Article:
There are an estimated 1.7 million cases of sepsis in the United States every year (Dantes and Epstein 2018) with an annual cost of $23.7 billion in 2013 (Novosad et al. 2016). The goal of this project was to produce a model that could predict development of sepsis in hospital patients, allowing nurses and doctors to intervene sooner, thus reducing the incidence of sepsis and the mortality rate in patients with sepsis.
I used the Medical Information Mart for Intensive Care III (MIMIC-III) database. The database is comprised of deidentified patient data that was obtained from Beth Israel Deaconess Medical Center from 2001-2012. The database is freely available, but requires completion of the CITI “Data or Specimens Only Research” course and registration for an account on PhysioNet. The database is comprised of 26 tables (Table 1) and includes demographics, vital sign measurements, laboratory test results, procedures, medications, caregiver notes, imaging reports, and mortality (Table 2).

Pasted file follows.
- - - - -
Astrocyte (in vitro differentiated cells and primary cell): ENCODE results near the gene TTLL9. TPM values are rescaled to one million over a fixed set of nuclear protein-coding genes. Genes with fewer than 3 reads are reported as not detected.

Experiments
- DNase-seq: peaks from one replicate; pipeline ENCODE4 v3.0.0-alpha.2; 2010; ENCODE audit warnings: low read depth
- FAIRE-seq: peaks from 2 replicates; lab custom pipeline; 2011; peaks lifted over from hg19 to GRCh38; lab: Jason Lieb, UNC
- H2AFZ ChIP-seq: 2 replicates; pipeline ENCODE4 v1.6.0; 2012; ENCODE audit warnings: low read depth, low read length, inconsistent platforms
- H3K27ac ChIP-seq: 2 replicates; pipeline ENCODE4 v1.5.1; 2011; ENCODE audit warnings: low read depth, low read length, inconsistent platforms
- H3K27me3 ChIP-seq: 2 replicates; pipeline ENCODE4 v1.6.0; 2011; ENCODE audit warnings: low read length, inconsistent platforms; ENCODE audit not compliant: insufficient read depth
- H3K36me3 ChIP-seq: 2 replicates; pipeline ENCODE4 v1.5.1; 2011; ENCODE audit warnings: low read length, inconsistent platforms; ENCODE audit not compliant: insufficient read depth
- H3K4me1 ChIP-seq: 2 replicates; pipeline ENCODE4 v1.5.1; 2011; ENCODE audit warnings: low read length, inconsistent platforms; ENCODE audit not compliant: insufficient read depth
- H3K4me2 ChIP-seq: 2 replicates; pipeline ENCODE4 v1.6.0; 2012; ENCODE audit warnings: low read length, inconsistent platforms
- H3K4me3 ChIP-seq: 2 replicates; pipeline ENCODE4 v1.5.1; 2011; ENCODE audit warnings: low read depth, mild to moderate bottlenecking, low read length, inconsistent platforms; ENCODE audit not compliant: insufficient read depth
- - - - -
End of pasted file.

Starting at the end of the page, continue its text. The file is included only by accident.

The chart events table is of particular interest because it includes all data added to a patient's chart with as much as several measurements every 15 minutes for some patients. As such, it is unwieldy on a basic computer and with traditional machine learning algorithms. I used SQLite to query the database and narrow the scope of the data that would be used in the modeling. I reduced the type of data to seven categories based on the label column (Table 3). And I filtered the data to include patients who did not have sepsis upon admission to the hospital based on the free form diagnosis column in the admissions table. The results of the numerous queries were to csv files, one including patients who never developed sepsis in the hospital and one including those who did.